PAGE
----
Monday, July 25, 2011

The Secret Lives of the Four Wives by Lola Shoneyin

The Secret Lives of the Four Wives by Lola Shoneyin instantly intrigued me with its premise, which is quite literally what the title says- a look into the secret lives of four wives of the same man. I admit, I watched Big Love, and the polygamist lifestyle is definitely something that can make for exciting and interesting literature. Shoneyin has a particularly interesting spin on this controversial topic because she sets the book in Nigeria, and makes the fourth and most recent wife a University graduate, Bolanle, two decades younger than her new husband Baba Segi. Bolanle is hiding from her past, and finds a perfect escape in the unhappy marriage, while Baba Segi can't wait to have more children and continue to pass his legacy on. Two years later, Bolanle is still childless and the object of resentment and jealousy for all the other wives. Baba Segi begins to wonder what is wrong with Bolanle, and from there the rest of the mystery unravels.

Shoneyin has a smooth and fluid writing style that is really enjoyable to read. Different chapters are told from the perspectives of various important characters, including all four wives, and although the voices feel similar it was an interesting way to give insight into what each was thinking and their history (and secrets!). The big mystery itself was extremely predictable, and I actually felt that way about the novel as a whole. That said, even despite being pretty certain about how events would unfold, I was able to enjoy reading The Secret Lives of the Four Wives. Shoneyin has created a very interesting dynamic between four very different women, and the reasons each of them came to be a part of the marriage and what each was looking for (and whether they found it). The majority of the characters are unlikable, but at times you can't help but feel bad for them, especially when their actions backfire. Most unlikable for me was Baba Segi himself, and it was hard to imagine that without his money he would have attracted one wife, let alone four. He also seemed pretty ignorant and oblivious at times, but as the story progresses he does develop a little and become more sympathetic.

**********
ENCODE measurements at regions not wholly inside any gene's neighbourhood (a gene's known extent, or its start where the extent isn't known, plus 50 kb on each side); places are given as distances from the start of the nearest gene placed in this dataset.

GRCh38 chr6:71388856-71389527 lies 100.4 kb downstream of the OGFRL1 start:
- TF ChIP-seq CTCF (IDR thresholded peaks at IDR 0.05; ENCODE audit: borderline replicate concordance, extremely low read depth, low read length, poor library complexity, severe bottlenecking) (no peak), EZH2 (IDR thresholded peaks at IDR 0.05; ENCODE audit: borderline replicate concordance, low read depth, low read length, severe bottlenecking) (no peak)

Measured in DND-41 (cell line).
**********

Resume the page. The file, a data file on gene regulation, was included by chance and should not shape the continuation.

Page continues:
I found the novel to be a lot easier to read than I expected, and not quite as thought-provoking as I would have assumed. At times, it can be fairly graphic although it all makes sense in context, I wasn't expecting that. I think this is definitely a case where I went into the book thinking it would be one way and found something very different, but definitely enjoyable all the same. Overall, The Secret Lives of the Four Wives is a page turner of a very unexpected sort, despite being set in an unfamiliar place with unfamiliar conventions Shoneyin manages to create a story about relationships and secrets that is universal applicable. 

Also Published As: The Secret Lives of Baba Segi's Wives 
Release Date: April 8th, 2010
Pages: 304
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This review was a part of TLC Book Tours. Click here to read what other tour hosts thought. For the purpose of this review I was provided with a copy of the book which did not require a positive review. The opinions expressed in this post are completely my own. 

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